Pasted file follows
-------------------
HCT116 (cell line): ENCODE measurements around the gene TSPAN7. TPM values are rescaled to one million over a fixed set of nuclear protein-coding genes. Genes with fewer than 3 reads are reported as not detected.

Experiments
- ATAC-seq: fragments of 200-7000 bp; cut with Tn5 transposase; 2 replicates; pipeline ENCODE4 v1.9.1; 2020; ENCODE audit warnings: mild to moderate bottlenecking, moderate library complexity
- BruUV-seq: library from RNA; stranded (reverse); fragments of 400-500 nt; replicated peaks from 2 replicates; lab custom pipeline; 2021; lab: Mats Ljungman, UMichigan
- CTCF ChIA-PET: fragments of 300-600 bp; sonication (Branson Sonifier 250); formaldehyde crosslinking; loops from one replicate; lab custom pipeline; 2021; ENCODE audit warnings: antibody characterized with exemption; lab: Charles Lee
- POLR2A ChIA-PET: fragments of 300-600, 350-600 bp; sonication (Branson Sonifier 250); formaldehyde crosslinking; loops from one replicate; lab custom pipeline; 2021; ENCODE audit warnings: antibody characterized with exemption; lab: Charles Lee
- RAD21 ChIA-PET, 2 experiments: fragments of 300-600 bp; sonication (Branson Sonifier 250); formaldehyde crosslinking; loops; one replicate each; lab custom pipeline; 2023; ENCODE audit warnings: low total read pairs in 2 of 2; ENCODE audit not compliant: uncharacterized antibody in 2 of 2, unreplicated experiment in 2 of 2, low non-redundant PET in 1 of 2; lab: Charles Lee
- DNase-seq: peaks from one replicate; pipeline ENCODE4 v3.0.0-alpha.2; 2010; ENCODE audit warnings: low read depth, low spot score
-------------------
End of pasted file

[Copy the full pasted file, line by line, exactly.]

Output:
HCT116 (cell line): ENCODE measurements around the gene TSPAN7. TPM values are rescaled to one million over a fixed set of nuclear protein-coding genes. Genes with fewer than 3 reads are reported as not detected.

Experiments
- ATAC-seq: fragments of 200-7000 bp; cut with Tn5 transposase; 2 replicates; pipeline ENCODE4 v1.9.1; 2020; ENCODE audit warnings: mild to moderate bottlenecking, moderate library complexity
- BruUV-seq: library from RNA; stranded (reverse); fragments of 400-500 nt; replicated peaks from 2 replicates; lab custom pipeline; 2021; lab: Mats Ljungman, UMichigan
- CTCF ChIA-PET: fragments of 300-600 bp; sonication (Branson Sonifier 250); formaldehyde crosslinking; loops from one replicate; lab custom pipeline; 2021; ENCODE audit warnings: antibody characterized with exemption; lab: Charles Lee
- POLR2A ChIA-PET: fragments of 300-600, 350-600 bp; sonication (Branson Sonifier 250); formaldehyde crosslinking; loops from one replicate; lab custom pipeline; 2021; ENCODE audit warnings: antibody characterized with exemption; lab: Charles Lee
- RAD21 ChIA-PET, 2 experiments: fragments of 300-600 bp; sonication (Branson Sonifier 250); formaldehyde crosslinking; loops; one replicate each; lab custom pipeline; 2023; ENCODE audit warnings: low total read pairs in 2 of 2; ENCODE audit not compliant: uncharacterized antibody in 2 of 2, unreplicated experiment in 2 of 2, low non-redundant PET in 1 of 2; lab: Charles Lee
- DNase-seq: peaks from one replicate; pipeline ENCODE4 v3.0.0-alpha.2; 2010; ENCODE audit warnings: low read depth, low spot score